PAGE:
As part of the campaign, people all over the world are encouraged to take photographs of themselves flashing a heart-shaped hand gesture and distribute these via their social media channels, along with a statement of how they can place Health at the Heart of Healing for people in storm-devastated areas.
“Everybody can show that they care for these families in whichever way they are able, whether by lending material or financial support, or simply by participating in this worthy advocacy,” Dr Hall added.
Countries need cancer prevention
The number of new cancer cases worldwide increased to 14.1 million in 2012 from 12.7 million in 2008, while the number of cancer deaths increased from 7.6 million in 2008 to 8.2 million in 2012, according to the World cancer report 2014.
The report was released last month by the International Agency for Research on Cancer (IARC), WHO's specialized cancer agency.
A sharp rise is expected in the number of new cancer cases to 22 million annually by 2034, the report said. Over the same period, cancer deaths are expected to rise from an estimated 8.2 million to 13 million annually.
Globally, in 2012 the most common cancers diagnosed were those of the lung (1.8 million cases, 13.0% of all cancers), the breast (1.7 million, 11.9%), and the large bowel (1.4 million, 9.7%). The most common causes of cancer death were cancers of the lung (1.6 million, 19.4% of all cancer deaths), the liver (0.8 million, 9.1%) and the stomach (0.7 million, 8.8%).
Developing countries are disproportionately affected by cancer, the report said. More than 60% of the world's total cancer cases occur in Africa, Asia and Central and South America. These regions, it said, account for more than 70% of cancer deaths.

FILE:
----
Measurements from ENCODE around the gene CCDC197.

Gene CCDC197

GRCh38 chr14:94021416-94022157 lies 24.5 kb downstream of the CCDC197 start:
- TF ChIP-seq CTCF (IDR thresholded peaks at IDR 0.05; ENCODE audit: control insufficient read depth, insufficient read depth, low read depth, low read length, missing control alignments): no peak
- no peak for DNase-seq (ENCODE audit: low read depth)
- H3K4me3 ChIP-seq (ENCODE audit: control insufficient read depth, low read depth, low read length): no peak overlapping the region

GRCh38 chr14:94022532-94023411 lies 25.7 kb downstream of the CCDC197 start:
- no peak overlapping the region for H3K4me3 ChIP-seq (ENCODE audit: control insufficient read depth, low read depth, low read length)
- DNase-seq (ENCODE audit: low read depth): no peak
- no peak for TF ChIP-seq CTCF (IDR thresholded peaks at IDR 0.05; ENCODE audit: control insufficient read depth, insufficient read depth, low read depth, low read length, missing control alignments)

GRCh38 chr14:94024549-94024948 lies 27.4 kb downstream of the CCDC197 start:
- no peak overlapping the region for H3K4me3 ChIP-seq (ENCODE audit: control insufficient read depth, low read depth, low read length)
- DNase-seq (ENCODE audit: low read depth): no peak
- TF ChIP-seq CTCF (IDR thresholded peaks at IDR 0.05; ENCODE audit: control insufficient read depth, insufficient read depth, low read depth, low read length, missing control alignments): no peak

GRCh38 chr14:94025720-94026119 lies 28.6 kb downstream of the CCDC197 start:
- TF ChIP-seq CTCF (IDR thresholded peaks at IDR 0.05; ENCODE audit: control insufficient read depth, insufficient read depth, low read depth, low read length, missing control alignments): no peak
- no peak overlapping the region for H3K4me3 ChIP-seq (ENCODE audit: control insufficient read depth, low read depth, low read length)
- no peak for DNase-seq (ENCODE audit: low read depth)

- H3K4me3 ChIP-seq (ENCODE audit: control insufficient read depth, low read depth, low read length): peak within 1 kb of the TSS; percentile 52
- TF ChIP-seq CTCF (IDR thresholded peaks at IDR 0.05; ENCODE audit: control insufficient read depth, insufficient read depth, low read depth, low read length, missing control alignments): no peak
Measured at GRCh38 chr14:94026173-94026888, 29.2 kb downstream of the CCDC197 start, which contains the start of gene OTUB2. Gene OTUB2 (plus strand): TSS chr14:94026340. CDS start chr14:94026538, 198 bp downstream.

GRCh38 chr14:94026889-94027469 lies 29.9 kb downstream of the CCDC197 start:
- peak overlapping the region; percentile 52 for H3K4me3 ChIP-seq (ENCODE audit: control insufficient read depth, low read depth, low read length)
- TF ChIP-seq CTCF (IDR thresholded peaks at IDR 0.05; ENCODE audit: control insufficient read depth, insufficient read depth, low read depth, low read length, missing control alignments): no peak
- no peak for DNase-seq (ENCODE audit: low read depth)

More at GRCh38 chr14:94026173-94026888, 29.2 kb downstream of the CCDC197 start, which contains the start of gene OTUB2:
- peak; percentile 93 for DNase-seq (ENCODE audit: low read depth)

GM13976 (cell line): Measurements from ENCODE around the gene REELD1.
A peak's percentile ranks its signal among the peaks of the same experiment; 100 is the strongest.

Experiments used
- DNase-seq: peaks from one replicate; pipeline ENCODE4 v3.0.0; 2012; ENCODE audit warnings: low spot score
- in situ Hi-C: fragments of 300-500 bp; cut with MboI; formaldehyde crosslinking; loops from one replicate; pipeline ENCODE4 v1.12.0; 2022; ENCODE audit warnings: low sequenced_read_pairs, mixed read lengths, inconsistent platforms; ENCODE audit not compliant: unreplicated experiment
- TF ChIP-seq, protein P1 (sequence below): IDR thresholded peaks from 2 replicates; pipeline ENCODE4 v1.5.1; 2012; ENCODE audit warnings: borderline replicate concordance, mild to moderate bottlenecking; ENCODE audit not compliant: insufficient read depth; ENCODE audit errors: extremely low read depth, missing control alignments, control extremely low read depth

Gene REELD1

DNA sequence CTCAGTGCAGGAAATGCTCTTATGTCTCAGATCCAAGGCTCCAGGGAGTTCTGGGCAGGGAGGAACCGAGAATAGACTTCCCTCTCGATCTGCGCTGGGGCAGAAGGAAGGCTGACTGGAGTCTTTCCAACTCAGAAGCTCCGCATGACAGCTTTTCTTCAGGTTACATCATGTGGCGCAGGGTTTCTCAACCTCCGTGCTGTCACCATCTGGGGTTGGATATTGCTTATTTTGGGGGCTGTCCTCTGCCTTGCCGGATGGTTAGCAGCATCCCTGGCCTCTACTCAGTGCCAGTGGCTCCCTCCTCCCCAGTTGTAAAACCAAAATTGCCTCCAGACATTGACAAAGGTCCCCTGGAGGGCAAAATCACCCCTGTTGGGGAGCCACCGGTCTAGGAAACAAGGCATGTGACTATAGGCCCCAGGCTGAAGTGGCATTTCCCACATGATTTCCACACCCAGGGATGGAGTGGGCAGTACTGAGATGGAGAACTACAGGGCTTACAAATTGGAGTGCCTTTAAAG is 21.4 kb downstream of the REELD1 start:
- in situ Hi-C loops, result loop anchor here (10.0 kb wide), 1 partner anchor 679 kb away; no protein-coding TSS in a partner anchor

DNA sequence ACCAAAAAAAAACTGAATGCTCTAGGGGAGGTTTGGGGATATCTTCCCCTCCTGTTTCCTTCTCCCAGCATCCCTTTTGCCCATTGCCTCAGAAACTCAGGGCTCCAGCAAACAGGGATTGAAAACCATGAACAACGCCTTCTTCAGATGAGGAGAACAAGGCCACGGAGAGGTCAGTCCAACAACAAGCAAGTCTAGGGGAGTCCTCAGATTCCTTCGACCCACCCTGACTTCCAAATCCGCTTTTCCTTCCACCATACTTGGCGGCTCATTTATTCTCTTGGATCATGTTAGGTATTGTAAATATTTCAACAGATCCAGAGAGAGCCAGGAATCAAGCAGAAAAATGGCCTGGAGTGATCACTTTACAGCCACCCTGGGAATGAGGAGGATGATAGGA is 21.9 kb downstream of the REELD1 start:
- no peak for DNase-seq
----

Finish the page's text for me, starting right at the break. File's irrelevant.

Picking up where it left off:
“Despite exciting advances, this report shows that we cannot treat our way out of the cancer problem,” said Dr Christopher Wild, Director of IARC and a co-editor of the report. “More commitment to prevention and early detection is desperately needed to complement improved treatments and address the alarming rise in the cancer burden globally.”
The report calls on countries to do more to prevent cancer and urges them to follow the examples of the WHO Framework Convention on Tobacco Control (WHO FCTC), the first international legally binding treaty sponsored by WHO.
In the same way that the WHO FCTC succeeded in reducing tobacco consumption through taxes, advertising restrictions, and other regulations and measures to control and discourage the use of tobacco, the report said similar approaches are needed to reduce the consumption of alcohol and sugar-sweetened beverages, and to limit exposure to occupational and environmental carcinogens, including air pollution.
“Adequate legislation can encourage healthier behaviour, as well as having its recognized role in protecting people from workplace hazards and environmental pollutants,” said Dr Bernard W Stewart, another co-editor of the report. “In low- and middle-income countries, it is critical that governments commit to enforcing regulatory measures to protect their populations and implement cancer prevention plans.”
New leaders at WHO
Two new WHO regional directors started their five-year terms in office on 1 February.
Dr Poonam Khetrapal Singh, an Indian national, was appointed to head WHO's Region for South-East Asia and Dr Shin Young-soo, of the Republic of Korea, was appointed to lead the Western Pacific Region at the WHO Executive Board meeting in January.